To be artist means you will express yourself, you state something. Even if you practice abstract art, you share something with others. Artists must pretend that what they feel and want to say is important. To be artist is to occupy a certain place in the society, a place different from “regular” people. It’s a particular role in our society. The role of “the Artist” is uncomfortable for me!
It seems like so many artists have a ridiculous hope to become a ‘working class hero’, but they could never stop expressing their artistic whims.
If I took film away from you, would you find another tool of expression?
I will never express myself in any art other than film!
Artists have different goals from regular workers. An artist’s work is a process of expressing himself in a piece of art. Work for a regular worker is just endlessly participating to the concrete production of something they don’t really care about, something they don’t personally identify with. Moreover, regular workers work as a means to get paid. Artists have to work; it’s a necessary expression.
What about artists who create work as a means of making money?
The border between art-making and craft-making is not so clear. If we look at the great artists of the Renaissance, their work is done to fulfill commercial orders; Da Vinci and Uccelo might be exceptions. Most of the “great artists” are just decorating rich people’s houses or extravagant churches. That changes nothing to the fact that they all are unique artists and did masterpieces, but they are also workers obeying to orders rather than pure-artists, fulfilling personal necessities.
Anyway, my English is too blurry to express myself clearly. But as I said, a concrete process of a craftsman’s work is important to me — not only because it fulfills a desire of “normality,” but also because it helps me understand what I’m looking for in a project. If I know what I’m looking for, I have a better ability to share the “something-I’m-looking-for” with the audience.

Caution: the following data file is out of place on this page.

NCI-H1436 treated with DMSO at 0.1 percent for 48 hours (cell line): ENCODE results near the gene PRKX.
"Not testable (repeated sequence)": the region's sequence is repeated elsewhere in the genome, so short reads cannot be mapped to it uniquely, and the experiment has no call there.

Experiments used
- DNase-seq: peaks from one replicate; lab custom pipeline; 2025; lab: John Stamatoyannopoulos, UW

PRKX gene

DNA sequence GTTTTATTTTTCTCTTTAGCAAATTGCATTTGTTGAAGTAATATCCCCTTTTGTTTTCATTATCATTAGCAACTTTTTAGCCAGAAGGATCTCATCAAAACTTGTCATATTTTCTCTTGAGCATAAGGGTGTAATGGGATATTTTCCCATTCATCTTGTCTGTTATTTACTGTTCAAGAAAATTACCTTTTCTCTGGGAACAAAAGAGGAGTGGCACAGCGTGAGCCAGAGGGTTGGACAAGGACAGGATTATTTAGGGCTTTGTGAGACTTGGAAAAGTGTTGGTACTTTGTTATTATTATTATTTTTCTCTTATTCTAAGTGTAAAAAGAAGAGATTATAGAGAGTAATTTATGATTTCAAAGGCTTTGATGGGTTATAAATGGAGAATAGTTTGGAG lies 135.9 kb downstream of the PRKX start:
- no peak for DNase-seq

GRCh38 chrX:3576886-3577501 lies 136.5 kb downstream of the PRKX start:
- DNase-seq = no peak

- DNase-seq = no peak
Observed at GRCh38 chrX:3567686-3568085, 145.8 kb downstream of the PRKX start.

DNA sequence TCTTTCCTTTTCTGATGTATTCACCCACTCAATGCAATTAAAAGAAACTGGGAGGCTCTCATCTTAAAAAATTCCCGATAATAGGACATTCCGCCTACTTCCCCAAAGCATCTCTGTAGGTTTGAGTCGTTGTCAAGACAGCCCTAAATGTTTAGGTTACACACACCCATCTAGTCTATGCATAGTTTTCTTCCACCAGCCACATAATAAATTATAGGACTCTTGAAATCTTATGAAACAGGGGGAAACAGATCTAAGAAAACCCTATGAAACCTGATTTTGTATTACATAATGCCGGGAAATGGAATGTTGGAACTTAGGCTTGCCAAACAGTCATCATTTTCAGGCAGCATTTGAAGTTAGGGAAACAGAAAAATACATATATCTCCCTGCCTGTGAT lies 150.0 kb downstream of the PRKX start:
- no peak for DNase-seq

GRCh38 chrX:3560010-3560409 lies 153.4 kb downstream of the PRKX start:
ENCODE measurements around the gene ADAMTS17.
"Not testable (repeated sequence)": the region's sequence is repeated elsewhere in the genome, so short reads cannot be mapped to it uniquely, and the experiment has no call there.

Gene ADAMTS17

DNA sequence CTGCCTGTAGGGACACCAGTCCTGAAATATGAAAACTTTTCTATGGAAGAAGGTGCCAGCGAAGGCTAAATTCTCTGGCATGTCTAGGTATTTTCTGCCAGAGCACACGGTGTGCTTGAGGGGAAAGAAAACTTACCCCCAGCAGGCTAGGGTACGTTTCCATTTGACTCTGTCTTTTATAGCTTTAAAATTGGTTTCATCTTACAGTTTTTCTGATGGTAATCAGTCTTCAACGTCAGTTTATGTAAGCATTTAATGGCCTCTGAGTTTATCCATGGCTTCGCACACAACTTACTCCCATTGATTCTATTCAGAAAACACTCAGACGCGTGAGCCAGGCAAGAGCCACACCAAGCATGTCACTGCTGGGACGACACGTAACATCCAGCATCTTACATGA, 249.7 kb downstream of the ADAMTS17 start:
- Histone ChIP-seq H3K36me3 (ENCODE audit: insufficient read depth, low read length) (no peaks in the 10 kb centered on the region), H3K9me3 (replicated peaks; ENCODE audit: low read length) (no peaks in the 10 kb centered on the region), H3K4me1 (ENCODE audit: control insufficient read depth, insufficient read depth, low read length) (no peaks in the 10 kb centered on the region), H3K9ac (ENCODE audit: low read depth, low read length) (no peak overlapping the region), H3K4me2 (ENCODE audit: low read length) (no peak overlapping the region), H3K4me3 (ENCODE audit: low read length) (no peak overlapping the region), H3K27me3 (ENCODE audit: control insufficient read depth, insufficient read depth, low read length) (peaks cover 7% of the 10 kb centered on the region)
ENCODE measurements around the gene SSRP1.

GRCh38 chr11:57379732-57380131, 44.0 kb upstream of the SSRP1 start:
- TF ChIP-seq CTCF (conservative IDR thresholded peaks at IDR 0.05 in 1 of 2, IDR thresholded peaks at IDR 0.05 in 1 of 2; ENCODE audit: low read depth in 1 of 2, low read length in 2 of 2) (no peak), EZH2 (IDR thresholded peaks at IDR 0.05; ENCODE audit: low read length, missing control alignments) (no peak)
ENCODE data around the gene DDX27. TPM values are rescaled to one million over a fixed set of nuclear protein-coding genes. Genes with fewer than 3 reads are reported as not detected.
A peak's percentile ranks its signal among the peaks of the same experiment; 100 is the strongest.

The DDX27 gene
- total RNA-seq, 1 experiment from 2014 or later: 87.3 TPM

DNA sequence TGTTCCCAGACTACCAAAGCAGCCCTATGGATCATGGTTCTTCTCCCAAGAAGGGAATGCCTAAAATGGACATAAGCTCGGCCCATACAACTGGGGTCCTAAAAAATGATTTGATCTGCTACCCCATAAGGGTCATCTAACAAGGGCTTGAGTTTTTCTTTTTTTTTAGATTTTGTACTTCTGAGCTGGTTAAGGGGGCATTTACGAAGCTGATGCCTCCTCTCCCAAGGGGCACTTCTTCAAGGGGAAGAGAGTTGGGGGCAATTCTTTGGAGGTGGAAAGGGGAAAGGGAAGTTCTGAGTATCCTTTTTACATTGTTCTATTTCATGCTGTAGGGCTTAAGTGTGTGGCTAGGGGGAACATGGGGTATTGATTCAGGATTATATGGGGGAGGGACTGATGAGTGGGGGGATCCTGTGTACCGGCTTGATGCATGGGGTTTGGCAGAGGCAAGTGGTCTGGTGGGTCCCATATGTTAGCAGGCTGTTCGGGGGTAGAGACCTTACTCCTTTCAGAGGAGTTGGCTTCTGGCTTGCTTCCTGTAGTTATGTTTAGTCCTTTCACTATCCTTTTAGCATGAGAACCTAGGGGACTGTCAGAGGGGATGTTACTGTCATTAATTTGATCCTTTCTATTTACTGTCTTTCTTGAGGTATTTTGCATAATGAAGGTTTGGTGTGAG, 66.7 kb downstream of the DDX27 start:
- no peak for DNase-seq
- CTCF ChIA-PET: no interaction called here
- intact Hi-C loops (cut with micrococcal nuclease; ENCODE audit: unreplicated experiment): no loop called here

What was the “something-I’m-looking-for” with “Nijuman no bore”?
“Nijuman no borei” brought me closer to expressing my feelings about history and the city [Hiroshima]. While researching, I read many testimonies and I heard so horrible stories, but I never found an answer to why the U.S. decided to drop the bomb… I was so full of sadness and so obsessed by the faces of the people who died there. I have come to realize that my goal is to make a film for the victims. To build my own private memorial for them. And I hope my work will bring an audience to ask this very simple question: “Why?”
“Nijuman no borei – 200000 Phantoms” will play at Press Street’s Antenna Gallery on Monday, October 14, 7PM, as part of 西遊記 “Monkey”: A Journey West. For more information, visit cinemareset.com/monkey.
Jean-Gabriel Périot lives in France. His works – including “Dies Irae”, “Even if she had been a criminal…” and “Nijuman no borei” – were shown worldwide in numerous festivals and have been honored with numerous accolades.
Blake Bertuccelli is a founding member of Cinema Reset, an experimental film program in partnership with the New Orleans Film Festival. He is also a filmmaker, and a regular contributor to NolaVie.